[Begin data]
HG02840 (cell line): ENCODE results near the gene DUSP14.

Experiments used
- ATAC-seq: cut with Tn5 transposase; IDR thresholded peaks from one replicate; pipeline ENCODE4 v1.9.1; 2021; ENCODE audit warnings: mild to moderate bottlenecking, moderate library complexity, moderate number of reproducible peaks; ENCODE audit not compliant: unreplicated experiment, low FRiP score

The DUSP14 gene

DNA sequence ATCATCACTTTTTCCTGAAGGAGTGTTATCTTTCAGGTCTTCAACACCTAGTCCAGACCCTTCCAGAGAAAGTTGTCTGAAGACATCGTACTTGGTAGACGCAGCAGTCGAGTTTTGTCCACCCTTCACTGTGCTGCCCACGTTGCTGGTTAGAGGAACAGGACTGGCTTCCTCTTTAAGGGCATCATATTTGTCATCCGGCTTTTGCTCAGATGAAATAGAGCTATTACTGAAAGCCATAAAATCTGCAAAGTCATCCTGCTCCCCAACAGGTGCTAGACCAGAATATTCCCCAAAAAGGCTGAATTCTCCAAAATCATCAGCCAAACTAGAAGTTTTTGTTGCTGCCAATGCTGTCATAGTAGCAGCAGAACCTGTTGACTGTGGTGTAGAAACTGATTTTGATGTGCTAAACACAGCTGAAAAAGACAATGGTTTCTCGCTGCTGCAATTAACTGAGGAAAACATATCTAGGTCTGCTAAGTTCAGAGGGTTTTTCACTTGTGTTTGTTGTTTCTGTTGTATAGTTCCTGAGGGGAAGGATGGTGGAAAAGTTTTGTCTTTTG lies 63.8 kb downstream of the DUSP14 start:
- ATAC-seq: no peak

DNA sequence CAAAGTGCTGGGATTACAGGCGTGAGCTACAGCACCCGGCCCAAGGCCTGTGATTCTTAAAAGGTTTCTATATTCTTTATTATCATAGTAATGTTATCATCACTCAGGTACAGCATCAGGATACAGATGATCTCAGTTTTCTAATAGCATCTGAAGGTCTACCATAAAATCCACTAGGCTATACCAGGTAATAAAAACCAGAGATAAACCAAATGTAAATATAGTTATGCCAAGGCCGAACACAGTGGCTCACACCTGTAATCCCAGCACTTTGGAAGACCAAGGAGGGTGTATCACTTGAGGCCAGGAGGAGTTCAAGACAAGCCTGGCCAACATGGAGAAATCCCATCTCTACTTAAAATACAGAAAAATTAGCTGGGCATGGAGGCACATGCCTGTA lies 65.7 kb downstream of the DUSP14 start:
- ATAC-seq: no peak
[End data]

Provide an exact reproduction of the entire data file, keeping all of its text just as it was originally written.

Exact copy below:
HG02840 (cell line): ENCODE results near the gene DUSP14.

Experiments used
- ATAC-seq: cut with Tn5 transposase; IDR thresholded peaks from one replicate; pipeline ENCODE4 v1.9.1; 2021; ENCODE audit warnings: mild to moderate bottlenecking, moderate library complexity, moderate number of reproducible peaks; ENCODE audit not compliant: unreplicated experiment, low FRiP score

The DUSP14 gene

DNA sequence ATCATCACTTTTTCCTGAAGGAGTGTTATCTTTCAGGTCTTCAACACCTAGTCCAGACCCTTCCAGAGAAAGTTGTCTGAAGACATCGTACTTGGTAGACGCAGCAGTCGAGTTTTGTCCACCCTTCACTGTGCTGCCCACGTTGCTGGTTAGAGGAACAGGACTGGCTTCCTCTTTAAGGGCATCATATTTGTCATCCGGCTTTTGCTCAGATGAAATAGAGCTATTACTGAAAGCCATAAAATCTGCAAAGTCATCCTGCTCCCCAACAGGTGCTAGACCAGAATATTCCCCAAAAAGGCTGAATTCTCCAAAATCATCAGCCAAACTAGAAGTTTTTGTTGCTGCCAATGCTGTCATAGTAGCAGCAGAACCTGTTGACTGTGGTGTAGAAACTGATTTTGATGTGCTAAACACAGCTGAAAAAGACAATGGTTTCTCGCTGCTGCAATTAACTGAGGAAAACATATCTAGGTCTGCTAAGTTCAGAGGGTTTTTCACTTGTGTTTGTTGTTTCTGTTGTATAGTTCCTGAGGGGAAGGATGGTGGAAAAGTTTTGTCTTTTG lies 63.8 kb downstream of the DUSP14 start:
- ATAC-seq: no peak

DNA sequence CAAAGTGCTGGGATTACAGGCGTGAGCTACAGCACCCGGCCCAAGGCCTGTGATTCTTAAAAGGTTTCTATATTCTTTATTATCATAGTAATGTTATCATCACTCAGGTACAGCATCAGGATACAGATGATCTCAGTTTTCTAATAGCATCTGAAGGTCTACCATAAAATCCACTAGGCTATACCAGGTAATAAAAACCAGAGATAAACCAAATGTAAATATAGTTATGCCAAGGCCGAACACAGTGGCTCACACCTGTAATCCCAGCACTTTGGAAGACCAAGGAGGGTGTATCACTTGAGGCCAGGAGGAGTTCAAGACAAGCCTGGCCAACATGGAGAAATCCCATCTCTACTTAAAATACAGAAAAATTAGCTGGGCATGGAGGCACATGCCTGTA lies 65.7 kb downstream of the DUSP14 start:
- ATAC-seq: no peak